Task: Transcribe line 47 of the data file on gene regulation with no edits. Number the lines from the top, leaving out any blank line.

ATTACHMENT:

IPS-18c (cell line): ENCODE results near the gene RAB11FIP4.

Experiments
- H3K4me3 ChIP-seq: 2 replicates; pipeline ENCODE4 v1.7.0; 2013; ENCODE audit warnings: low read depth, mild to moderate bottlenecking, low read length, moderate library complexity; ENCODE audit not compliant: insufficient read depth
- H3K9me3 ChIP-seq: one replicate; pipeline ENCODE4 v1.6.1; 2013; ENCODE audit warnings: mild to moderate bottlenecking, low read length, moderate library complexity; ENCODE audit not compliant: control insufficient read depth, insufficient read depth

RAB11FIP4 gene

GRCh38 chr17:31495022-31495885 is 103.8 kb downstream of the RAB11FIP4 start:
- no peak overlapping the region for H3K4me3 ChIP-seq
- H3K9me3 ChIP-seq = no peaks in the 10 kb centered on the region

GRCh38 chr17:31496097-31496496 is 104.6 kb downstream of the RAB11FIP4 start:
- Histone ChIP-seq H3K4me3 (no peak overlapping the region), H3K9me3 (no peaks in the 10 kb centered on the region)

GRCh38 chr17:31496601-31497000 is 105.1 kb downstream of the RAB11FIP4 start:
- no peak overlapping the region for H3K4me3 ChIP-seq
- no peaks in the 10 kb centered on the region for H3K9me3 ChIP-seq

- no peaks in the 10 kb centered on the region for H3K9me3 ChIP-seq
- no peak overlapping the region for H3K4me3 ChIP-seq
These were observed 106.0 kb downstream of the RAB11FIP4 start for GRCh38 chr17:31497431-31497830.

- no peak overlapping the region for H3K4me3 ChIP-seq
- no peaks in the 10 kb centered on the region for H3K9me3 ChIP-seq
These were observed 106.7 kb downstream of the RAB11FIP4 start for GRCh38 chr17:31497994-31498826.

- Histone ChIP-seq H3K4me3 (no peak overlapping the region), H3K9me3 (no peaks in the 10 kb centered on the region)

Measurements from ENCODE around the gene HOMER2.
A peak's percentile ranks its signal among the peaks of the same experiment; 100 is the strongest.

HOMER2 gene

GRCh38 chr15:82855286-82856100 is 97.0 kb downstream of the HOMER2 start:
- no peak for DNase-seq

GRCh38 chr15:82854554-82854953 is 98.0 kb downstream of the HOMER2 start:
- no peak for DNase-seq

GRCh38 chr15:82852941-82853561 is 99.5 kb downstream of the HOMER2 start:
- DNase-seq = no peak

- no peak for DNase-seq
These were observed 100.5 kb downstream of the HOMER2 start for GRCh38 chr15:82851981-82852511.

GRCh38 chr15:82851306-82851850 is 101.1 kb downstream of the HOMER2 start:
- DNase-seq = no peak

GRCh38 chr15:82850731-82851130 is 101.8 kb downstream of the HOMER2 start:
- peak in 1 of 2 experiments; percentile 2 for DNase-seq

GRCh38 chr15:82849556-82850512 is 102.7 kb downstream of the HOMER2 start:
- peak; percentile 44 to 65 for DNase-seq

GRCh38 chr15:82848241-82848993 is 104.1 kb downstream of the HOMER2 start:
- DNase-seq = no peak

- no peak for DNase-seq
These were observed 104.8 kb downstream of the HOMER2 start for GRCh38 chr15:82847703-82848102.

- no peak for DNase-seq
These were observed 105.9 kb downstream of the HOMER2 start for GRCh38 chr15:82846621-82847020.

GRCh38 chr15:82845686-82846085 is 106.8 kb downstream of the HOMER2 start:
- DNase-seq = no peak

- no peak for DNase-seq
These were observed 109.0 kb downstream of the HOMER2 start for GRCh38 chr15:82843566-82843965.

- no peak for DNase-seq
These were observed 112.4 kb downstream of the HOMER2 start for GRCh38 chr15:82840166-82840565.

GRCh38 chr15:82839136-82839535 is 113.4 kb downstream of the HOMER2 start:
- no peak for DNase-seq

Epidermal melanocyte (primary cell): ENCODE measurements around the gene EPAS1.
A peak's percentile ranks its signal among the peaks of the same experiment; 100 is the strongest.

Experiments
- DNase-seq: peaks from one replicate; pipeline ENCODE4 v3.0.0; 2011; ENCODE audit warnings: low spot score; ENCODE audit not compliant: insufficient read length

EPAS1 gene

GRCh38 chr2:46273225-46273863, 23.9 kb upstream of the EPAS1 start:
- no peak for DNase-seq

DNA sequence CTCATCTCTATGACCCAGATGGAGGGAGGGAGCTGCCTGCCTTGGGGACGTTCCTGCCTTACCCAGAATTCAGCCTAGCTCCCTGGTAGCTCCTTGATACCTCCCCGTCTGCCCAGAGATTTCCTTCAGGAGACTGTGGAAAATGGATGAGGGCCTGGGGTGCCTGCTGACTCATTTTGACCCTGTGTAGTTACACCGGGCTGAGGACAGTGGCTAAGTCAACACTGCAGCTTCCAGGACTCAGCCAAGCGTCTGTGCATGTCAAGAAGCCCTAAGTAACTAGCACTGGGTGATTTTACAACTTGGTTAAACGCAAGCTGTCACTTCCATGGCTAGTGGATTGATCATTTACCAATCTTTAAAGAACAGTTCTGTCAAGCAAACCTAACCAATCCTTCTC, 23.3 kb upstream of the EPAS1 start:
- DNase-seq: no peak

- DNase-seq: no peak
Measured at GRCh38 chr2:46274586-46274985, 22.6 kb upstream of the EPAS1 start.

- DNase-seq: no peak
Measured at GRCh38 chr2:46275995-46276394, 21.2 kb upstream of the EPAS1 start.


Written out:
These were observed 109.0 kb downstream of the HOMER2 start for GRCh38 chr15:82843566-82843965.